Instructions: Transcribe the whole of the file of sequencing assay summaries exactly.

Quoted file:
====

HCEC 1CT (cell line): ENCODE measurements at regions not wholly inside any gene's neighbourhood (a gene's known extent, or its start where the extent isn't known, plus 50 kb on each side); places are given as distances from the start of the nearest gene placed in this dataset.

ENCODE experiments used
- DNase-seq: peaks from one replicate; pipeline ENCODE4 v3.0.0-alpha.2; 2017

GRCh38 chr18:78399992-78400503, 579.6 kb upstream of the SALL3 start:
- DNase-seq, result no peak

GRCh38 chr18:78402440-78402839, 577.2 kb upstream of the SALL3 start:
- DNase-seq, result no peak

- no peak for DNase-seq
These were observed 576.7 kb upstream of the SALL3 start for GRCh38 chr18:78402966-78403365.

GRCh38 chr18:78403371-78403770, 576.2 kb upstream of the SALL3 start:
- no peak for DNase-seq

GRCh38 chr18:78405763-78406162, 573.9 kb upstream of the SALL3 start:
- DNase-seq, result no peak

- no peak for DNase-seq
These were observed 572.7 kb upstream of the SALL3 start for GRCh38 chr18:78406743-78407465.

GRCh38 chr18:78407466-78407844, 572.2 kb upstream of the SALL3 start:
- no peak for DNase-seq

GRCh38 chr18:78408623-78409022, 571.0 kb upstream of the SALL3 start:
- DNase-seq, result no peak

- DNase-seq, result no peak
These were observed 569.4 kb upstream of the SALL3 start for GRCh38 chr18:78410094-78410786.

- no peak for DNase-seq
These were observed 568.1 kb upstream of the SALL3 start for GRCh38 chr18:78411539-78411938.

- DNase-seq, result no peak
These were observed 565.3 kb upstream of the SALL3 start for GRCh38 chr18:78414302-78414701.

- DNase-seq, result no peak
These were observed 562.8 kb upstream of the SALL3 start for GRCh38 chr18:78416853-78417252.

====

HCEC 1CT (cell line): ENCODE measurements at regions not wholly inside any gene's neighbourhood (a gene's known extent, or its start where the extent isn't known, plus 50 kb on each side); places are given as distances from the start of the nearest gene placed in this dataset.

ENCODE experiments used
- DNase-seq: peaks from one replicate; pipeline ENCODE4 v3.0.0-alpha.2; 2017

GRCh38 chr18:78399992-78400503, 579.6 kb upstream of the SALL3 start:
- DNase-seq, result no peak

GRCh38 chr18:78402440-78402839, 577.2 kb upstream of the SALL3 start:
- DNase-seq, result no peak

- no peak for DNase-seq
These were observed 576.7 kb upstream of the SALL3 start for GRCh38 chr18:78402966-78403365.

GRCh38 chr18:78403371-78403770, 576.2 kb upstream of the SALL3 start:
- no peak for DNase-seq

GRCh38 chr18:78405763-78406162, 573.9 kb upstream of the SALL3 start:
- DNase-seq, result no peak

- no peak for DNase-seq
These were observed 572.7 kb upstream of the SALL3 start for GRCh38 chr18:78406743-78407465.

GRCh38 chr18:78407466-78407844, 572.2 kb upstream of the SALL3 start:
- no peak for DNase-seq

GRCh38 chr18:78408623-78409022, 571.0 kb upstream of the SALL3 start:
- DNase-seq, result no peak

- DNase-seq, result no peak
These were observed 569.4 kb upstream of the SALL3 start for GRCh38 chr18:78410094-78410786.

- no peak for DNase-seq
These were observed 568.1 kb upstream of the SALL3 start for GRCh38 chr18:78411539-78411938.

- DNase-seq, result no peak
These were observed 565.3 kb upstream of the SALL3 start for GRCh38 chr18:78414302-78414701.

- DNase-seq, result no peak
These were observed 562.8 kb upstream of the SALL3 start for GRCh38 chr18:78416853-78417252.